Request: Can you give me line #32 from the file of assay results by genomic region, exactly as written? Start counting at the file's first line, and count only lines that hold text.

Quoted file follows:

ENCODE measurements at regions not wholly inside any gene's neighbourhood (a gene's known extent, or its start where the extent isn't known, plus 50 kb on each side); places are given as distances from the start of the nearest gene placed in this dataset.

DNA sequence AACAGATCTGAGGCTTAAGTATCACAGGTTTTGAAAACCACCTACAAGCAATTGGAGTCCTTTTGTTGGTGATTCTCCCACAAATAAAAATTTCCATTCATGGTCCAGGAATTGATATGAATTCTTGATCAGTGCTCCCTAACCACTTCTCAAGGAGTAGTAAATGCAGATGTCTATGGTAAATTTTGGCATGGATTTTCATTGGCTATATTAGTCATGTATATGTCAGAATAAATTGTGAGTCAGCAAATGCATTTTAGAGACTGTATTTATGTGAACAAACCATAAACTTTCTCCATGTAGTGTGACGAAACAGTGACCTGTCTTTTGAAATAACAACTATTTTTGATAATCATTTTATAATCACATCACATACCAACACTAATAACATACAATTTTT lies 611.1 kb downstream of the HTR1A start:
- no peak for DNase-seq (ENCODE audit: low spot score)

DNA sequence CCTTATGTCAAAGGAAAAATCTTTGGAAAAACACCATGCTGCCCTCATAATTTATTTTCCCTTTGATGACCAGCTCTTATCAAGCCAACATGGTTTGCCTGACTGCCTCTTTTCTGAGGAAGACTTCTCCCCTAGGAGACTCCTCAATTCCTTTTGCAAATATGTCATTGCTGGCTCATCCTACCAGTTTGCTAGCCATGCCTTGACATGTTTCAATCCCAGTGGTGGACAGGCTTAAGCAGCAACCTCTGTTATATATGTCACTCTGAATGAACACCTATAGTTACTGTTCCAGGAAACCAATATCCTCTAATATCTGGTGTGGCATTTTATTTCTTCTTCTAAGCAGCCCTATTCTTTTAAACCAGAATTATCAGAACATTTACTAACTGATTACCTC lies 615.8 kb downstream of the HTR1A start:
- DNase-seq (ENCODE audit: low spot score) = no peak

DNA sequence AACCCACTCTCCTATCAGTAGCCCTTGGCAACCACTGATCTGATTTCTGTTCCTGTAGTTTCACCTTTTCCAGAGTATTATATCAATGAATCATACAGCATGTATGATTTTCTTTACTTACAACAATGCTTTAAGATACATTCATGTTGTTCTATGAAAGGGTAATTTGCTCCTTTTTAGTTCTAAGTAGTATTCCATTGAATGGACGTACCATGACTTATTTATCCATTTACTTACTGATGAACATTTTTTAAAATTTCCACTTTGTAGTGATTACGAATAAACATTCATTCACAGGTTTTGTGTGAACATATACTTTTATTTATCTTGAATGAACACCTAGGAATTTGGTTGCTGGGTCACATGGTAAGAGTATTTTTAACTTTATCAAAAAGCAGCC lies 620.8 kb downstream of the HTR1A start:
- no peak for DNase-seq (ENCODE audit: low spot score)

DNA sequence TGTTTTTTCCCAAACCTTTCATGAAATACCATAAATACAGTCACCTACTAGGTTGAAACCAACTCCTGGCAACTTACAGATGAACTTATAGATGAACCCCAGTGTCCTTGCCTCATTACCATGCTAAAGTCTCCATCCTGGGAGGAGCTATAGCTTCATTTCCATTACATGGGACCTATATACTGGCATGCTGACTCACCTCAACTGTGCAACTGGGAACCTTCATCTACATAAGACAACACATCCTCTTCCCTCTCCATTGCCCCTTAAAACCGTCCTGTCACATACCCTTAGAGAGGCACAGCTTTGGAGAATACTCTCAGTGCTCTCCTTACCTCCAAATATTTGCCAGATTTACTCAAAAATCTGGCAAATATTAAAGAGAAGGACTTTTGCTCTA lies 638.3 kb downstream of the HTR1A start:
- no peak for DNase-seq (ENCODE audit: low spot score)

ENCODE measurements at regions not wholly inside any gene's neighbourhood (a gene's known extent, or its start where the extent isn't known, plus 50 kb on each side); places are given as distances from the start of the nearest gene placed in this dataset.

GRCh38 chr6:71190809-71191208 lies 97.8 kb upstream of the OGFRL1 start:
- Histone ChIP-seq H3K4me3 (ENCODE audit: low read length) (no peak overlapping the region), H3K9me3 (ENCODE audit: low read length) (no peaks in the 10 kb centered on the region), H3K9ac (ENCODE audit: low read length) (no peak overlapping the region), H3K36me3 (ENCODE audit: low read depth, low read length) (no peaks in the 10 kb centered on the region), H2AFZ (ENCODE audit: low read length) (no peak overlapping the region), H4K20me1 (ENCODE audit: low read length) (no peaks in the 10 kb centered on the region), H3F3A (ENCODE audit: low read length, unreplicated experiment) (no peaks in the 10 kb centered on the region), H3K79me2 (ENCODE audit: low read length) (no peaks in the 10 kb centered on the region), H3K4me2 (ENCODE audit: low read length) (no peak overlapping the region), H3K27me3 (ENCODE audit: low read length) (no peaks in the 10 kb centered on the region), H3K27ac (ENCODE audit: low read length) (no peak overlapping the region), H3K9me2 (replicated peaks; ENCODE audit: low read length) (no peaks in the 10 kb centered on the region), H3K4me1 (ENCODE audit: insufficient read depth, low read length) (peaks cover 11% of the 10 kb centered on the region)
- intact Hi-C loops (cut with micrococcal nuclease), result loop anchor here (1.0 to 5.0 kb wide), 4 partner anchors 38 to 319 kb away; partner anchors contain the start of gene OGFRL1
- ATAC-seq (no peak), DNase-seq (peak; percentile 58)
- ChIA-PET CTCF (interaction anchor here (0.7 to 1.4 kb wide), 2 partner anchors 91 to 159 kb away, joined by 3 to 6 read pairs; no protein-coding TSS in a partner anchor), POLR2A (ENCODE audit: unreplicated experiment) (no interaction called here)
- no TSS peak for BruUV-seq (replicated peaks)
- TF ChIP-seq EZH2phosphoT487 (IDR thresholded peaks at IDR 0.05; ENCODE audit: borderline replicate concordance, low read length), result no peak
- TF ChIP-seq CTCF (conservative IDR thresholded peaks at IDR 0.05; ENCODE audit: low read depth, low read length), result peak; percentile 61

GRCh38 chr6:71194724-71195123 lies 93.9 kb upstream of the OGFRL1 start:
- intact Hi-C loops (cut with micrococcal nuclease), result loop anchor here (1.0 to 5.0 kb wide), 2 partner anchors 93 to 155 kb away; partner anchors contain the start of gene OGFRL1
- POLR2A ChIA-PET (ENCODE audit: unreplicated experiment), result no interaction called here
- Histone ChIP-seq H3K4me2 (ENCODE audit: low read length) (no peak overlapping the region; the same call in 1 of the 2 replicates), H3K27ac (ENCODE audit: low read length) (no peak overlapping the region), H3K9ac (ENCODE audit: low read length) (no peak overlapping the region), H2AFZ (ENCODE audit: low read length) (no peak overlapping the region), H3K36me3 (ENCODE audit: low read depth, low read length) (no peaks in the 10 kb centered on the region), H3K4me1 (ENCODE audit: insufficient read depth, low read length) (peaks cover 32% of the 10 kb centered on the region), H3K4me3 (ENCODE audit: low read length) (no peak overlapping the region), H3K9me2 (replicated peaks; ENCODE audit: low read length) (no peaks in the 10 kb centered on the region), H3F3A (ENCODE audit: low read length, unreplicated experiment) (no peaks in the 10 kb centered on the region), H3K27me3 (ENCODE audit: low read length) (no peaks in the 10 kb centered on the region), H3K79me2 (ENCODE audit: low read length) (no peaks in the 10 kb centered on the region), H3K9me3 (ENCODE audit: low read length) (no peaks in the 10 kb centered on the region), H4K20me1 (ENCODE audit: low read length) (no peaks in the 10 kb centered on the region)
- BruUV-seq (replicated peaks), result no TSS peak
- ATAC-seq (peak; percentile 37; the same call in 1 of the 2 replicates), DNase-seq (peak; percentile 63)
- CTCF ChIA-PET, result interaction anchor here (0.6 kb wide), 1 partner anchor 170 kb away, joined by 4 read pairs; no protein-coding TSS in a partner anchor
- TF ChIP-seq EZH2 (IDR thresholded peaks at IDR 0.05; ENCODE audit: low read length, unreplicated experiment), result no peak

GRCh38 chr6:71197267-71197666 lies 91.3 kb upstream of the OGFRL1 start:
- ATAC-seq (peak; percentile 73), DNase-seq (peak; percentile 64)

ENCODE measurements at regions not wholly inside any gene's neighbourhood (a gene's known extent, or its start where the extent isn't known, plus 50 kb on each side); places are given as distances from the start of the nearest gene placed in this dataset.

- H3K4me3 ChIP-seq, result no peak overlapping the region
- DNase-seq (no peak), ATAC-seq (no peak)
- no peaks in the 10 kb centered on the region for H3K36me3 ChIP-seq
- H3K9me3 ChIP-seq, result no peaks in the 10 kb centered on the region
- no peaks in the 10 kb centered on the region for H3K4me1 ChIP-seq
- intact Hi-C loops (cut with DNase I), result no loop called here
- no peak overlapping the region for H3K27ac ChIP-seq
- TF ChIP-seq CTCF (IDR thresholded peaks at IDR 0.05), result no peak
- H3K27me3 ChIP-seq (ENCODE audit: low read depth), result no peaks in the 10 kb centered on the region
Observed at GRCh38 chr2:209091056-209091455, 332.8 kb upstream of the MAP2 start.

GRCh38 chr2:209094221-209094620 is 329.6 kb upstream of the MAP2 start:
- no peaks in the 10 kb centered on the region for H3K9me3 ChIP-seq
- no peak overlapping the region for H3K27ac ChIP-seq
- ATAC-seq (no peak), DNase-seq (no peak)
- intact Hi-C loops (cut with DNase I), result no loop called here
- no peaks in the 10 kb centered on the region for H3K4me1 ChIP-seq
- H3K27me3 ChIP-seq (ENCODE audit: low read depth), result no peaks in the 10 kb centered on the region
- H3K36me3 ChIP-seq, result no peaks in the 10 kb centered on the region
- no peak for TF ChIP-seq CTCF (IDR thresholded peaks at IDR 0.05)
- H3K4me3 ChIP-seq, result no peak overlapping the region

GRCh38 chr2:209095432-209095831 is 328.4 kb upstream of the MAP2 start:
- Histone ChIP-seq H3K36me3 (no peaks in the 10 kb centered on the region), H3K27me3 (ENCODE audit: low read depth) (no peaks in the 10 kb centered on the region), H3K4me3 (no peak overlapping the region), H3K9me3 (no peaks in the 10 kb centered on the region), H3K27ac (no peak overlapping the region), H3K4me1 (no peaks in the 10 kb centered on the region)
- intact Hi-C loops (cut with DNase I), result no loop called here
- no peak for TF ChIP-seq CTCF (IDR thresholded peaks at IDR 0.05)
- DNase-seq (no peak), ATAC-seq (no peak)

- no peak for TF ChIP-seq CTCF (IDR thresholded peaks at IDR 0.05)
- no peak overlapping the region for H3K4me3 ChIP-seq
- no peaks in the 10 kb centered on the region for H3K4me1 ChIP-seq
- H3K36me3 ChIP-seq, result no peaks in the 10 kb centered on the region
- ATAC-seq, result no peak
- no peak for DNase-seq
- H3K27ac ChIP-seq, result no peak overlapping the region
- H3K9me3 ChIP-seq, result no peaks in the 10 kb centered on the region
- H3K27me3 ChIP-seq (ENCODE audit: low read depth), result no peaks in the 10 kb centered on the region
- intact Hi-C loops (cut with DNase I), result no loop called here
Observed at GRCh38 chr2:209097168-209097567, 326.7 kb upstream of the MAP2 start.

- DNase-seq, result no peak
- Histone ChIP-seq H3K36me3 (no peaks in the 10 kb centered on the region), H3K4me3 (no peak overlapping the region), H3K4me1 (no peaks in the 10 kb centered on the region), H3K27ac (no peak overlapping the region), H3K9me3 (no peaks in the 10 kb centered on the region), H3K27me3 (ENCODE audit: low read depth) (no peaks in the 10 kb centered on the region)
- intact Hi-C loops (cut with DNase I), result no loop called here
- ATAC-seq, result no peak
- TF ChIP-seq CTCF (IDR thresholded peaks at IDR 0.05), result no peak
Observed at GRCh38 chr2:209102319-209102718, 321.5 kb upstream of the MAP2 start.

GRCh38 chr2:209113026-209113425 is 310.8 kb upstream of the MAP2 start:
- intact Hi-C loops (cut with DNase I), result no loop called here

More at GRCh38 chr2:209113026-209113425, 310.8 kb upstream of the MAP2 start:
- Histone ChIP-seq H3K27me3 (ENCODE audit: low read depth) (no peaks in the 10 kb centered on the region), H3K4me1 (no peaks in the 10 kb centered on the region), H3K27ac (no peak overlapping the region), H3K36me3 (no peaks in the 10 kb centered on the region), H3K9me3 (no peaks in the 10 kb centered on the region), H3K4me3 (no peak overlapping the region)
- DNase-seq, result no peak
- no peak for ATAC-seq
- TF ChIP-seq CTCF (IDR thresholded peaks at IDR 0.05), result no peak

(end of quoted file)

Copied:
- no peaks in the 10 kb centered on the region for H3K36me3 ChIP-seq